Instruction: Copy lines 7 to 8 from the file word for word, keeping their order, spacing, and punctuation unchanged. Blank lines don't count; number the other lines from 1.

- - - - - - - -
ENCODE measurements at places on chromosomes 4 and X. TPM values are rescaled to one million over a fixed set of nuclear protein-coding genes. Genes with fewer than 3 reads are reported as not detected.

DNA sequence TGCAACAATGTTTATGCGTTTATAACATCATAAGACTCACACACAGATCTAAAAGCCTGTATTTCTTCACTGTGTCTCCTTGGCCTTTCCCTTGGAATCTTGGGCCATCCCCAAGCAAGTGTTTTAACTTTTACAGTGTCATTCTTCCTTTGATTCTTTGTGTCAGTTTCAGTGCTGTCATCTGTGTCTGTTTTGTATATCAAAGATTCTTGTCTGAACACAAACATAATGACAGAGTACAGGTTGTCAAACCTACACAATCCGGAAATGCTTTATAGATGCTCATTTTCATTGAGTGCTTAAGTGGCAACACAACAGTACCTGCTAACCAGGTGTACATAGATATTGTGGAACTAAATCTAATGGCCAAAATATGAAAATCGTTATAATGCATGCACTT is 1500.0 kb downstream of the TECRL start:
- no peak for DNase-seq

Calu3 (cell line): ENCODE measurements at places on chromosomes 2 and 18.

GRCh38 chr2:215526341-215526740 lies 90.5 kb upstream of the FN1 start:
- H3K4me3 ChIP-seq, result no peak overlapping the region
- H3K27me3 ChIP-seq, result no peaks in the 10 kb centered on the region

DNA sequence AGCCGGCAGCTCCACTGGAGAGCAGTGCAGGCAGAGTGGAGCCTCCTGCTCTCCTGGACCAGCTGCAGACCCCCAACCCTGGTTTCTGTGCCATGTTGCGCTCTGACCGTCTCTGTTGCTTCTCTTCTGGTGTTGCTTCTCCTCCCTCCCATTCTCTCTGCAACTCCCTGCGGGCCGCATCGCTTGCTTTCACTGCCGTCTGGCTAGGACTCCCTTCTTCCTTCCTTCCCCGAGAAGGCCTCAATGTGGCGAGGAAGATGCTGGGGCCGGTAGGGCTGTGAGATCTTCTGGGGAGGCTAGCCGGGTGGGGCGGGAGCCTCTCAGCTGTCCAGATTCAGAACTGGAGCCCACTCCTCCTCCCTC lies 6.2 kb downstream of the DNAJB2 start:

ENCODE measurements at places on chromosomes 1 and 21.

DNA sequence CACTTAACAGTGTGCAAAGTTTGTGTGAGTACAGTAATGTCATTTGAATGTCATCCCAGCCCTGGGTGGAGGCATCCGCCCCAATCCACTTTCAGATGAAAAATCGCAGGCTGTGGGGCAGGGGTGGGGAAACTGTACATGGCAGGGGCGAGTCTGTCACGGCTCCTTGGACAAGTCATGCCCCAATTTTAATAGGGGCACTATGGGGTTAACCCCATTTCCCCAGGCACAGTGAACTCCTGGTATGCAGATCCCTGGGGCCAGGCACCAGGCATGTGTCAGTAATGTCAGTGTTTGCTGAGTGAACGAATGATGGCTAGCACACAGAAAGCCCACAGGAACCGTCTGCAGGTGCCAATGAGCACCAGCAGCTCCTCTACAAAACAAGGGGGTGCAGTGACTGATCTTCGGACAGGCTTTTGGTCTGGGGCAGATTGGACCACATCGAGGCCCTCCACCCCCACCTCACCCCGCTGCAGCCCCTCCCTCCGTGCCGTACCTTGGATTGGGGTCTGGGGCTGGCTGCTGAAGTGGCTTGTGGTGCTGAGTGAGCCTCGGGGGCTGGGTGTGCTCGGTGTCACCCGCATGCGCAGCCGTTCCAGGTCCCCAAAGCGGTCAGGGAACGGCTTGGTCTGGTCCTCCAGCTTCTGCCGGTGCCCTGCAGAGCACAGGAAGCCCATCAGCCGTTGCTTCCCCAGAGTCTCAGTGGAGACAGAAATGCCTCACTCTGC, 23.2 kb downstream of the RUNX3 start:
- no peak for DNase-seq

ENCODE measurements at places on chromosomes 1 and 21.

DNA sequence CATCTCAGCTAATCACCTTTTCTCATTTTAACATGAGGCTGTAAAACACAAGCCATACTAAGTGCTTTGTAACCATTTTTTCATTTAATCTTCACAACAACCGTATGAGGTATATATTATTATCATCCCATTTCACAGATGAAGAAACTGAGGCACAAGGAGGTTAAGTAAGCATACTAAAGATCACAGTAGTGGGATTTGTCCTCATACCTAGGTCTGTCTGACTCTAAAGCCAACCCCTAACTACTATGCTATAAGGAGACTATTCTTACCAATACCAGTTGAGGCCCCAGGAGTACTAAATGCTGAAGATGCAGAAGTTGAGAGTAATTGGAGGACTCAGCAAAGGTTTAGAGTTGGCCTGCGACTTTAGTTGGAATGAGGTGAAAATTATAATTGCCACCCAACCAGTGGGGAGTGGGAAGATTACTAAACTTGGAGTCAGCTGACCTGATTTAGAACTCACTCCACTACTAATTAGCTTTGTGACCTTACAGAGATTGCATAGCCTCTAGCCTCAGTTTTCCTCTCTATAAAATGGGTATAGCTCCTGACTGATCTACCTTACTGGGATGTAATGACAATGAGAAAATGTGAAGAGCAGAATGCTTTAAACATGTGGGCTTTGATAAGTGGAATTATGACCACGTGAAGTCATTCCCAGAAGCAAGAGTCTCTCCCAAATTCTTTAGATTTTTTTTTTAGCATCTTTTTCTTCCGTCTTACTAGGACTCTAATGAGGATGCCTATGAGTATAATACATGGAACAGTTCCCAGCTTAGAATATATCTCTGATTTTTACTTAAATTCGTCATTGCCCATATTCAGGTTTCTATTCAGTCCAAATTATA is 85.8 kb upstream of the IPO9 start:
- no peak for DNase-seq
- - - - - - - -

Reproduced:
- H3K27me3 ChIP-seq, result no peaks in the 10 kb centered on the region

DNA sequence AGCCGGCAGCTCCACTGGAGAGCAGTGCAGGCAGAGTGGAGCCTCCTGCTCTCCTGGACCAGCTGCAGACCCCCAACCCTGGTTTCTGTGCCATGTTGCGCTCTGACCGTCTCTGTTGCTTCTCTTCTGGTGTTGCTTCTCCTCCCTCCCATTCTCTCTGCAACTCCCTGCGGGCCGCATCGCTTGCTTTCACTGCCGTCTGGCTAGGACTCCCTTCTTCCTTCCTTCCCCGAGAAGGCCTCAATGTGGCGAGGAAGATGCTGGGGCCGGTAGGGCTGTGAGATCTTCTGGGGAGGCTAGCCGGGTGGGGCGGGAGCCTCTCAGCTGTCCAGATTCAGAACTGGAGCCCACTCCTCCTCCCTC lies 6.2 kb downstream of the DNAJB2 start: